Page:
WASHINGTON -- The commissioner of the IRS offered an apology of sorts Tuesday for seizing the assets of taxpayers absent any evidence of a crime, but not before one angry congressman compared the agency's actions to torture.
Commissioner John Koskinen appeared before the Ways and Means Committee to explain why the agency had seized hundreds of thousands of dollars from business owners simply because they made cash deposits under $10,000. It happened, he explained, under banking secrecy laws that bar people from hiding deposits of more than $10,000 -- which must be reported to federal authorities -- by breaking them into separate smaller payments.
In order to seize the bank accounts of several businesses highlighted in the hearing, the agency simply had to assert that the businesses were making numerous deposits under $10,000, and claim the deposits were evidence of "structuring" payments to avoid detection. No other proof was required.
One business was a Maryland dairy farm that earned much of its income from cash sales at farmers' markets. One was an Iowa Mexican restaurant that did its business in cash. Another was a New York candy store. A third was a Georgia gun shop whose owner had an insurance policy that only covered losses outside of his premises of up to $10,000. So he kept all his cash deposits under that amount.
In each case, according to testimony at the hearing and outside reporting, the IRS went to prosecutors to seize the bank accounts, and did so.
None of the owners were subsequently accused of crimes. But they had to fight to get their money back, or settle and let the government keep some of it.
The circumstances disturbed all the lawmakers on the oversight subcommittee chaired by Rep. Peter Roskam (R-Ill.), but they seemed to especially anger Rep. Mike Kelly (R-Pa.), who owns car dealerships around Butler, Pennsylvania.
"Access to capital, access to cash, is the same as having access to [blood to] keep your body running," Kelly said.
"It is incredible that this organization can do that, on a suspicion of wrongdoing -- shut somebody down, seize their assets, and put them in a position where they can't possibly survive," Kelly told Koskinen. "You talk about waterboarding, this is waterboarding at its worst."
Koskinen had not mentioned the now-banned torture technique that was used in post-9/11 interrogations, so it was unclear why Kelly brought it up. But Koskinen assured Kelly and other outraged lawmakers that the IRS had changed its asset seizure policy in the wake of the Iowa case.
He said that in the future the IRS would only seize such assets if it appeared the money was likely coming from criminal activity or in "exceptional circumstances."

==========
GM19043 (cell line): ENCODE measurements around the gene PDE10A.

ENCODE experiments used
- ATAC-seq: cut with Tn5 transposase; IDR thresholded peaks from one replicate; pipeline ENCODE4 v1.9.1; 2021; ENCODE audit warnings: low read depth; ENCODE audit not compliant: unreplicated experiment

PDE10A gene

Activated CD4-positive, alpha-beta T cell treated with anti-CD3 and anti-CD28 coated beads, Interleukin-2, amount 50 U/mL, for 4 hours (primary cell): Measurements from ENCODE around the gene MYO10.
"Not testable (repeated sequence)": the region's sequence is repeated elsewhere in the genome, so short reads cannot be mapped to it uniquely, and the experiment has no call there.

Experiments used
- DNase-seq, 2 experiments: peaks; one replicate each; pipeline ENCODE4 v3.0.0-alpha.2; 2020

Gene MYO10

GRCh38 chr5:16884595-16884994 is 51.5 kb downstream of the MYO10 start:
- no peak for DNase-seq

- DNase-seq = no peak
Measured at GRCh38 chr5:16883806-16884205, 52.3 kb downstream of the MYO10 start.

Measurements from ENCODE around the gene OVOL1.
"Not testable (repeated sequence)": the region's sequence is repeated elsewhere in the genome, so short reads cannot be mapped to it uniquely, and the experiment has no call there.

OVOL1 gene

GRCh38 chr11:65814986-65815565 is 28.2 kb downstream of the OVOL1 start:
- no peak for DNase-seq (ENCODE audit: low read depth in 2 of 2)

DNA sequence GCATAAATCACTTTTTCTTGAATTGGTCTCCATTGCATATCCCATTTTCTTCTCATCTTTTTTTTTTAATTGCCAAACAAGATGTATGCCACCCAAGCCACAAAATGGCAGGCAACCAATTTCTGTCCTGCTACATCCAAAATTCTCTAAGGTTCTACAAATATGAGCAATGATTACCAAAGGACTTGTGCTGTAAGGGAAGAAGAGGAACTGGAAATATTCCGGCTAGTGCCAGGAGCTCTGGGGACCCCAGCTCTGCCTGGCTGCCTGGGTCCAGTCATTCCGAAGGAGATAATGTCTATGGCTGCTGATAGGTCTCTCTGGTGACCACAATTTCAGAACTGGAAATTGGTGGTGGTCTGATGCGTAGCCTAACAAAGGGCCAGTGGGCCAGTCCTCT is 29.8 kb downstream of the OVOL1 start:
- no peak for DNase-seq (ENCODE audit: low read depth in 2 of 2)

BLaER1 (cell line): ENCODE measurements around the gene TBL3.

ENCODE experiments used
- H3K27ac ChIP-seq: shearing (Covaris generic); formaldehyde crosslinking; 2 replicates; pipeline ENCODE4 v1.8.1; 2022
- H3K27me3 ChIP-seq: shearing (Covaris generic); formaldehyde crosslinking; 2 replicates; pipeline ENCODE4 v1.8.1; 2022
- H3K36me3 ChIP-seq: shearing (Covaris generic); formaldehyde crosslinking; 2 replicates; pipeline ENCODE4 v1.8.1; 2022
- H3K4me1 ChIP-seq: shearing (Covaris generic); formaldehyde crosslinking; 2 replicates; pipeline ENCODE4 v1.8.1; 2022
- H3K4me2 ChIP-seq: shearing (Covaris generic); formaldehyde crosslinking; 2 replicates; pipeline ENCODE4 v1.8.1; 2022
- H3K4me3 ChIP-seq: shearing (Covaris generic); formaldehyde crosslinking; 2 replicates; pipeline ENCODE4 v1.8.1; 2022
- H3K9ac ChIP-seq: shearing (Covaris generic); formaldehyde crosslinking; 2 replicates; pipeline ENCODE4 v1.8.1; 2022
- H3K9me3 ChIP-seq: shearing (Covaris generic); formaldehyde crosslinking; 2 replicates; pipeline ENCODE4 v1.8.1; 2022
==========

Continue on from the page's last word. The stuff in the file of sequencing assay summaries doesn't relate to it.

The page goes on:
He also offered a vague apology, saying he is sorry if any taxpayers were mistreated.
"I'm sorry the mistakes happened, if they happened, and I'm happy to apologize to say if taxpayers have gotten themselves into a situation that is not their fault, they are not consciously structuring, they're not avoiding taxes -- there are a lot of people structuring to avoid letting us know what they earn -- if they paid their taxes, they weren't doing anything consciously illegal, and they got wrapped up in the system, that was a mistake and I apologize for that," Koskinen said.
Still, not everyone believed that the agency would stop seizing assets in similar circumstances in the future.
In his description of the new policy -- which only affects the IRS and not other federal or local agencies that enforce banking laws and seize assets -- Koskinen said that "exceptional circumstances" could be defined as a pattern of making many deposits of under $10,000.
Robert Johnson, an attorney who has assisted such businesses at the libertarian Institute for Justice, said that at first he thought the IRS had left a troubling loophole in its new policy by adding the exceptional circumstances clause. After hearing Koskinen describe it, he was more alarmed.
"Almost every case we see here today would qualify as exceptional under that policy," he said.
Johnson added that data collected from 2005 to 2012 by the Institute for Justice suggests the IRS has been overzealous in seizing assets: Of the $242 million grabbed during that period, the agency ultimately did not keep $116 million.
Koskinen noted that about 60 percent of the people who have their assets taken never show up to contest the seizure, suggesting that indeed they are criminals.
The committee pledged to pursue legislation -- first offered last year -- that would curb the IRS' ability to seize assets without proof of a crime.
Watch the video above.
Michael McAuliff covers Congress and politics for The Huffington Post. Talk to him on Facebook.